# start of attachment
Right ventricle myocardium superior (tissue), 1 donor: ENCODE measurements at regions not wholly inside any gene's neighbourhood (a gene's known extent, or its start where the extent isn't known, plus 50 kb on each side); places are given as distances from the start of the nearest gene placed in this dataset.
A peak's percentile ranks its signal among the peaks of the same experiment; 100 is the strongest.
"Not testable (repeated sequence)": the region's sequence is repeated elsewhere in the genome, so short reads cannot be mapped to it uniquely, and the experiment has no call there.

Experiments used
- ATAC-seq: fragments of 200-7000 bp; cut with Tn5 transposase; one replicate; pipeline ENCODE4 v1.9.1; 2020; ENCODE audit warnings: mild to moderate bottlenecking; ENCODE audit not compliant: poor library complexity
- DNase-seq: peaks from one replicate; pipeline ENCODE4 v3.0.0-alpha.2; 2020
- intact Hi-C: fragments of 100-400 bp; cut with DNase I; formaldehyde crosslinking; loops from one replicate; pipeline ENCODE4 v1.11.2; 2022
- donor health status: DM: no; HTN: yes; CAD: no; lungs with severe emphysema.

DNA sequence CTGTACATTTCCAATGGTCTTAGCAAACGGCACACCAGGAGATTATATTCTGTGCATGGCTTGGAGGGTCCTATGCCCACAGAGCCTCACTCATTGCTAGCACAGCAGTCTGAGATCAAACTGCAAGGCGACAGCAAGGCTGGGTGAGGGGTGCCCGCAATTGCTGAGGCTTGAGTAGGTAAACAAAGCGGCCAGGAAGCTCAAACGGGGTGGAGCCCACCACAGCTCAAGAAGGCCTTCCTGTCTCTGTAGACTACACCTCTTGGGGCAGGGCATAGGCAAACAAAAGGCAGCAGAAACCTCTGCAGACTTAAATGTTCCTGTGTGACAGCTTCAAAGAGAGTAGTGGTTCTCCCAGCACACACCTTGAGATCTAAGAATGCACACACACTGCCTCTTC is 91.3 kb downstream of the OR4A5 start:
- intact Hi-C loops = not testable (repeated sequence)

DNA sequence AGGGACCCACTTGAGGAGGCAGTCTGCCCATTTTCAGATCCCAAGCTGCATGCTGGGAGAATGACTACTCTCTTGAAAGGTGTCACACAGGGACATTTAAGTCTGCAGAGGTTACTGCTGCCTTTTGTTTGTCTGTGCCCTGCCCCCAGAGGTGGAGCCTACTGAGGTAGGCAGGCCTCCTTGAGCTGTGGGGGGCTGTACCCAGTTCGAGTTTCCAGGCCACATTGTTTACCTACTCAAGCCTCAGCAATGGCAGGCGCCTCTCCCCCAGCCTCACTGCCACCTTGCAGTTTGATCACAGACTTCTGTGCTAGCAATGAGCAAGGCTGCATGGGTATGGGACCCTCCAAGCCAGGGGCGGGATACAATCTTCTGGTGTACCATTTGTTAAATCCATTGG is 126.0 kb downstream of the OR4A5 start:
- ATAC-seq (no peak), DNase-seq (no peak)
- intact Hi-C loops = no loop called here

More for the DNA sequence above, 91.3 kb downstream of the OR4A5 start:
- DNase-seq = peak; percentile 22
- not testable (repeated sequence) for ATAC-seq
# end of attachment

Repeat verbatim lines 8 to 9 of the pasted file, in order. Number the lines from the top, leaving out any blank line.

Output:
- donor health status: DM: no; HTN: yes; CAD: no; lungs with severe emphysema.

DNA sequence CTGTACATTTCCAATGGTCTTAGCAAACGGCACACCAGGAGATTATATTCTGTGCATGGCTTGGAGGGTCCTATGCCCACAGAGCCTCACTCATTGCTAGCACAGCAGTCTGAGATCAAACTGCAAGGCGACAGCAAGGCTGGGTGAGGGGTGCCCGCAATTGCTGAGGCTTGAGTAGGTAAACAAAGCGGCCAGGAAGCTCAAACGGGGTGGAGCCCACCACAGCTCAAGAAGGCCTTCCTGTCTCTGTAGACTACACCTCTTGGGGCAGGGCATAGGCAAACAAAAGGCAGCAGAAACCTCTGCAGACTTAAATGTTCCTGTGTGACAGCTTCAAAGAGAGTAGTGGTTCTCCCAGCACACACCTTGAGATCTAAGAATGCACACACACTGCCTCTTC is 91.3 kb downstream of the OR4A5 start: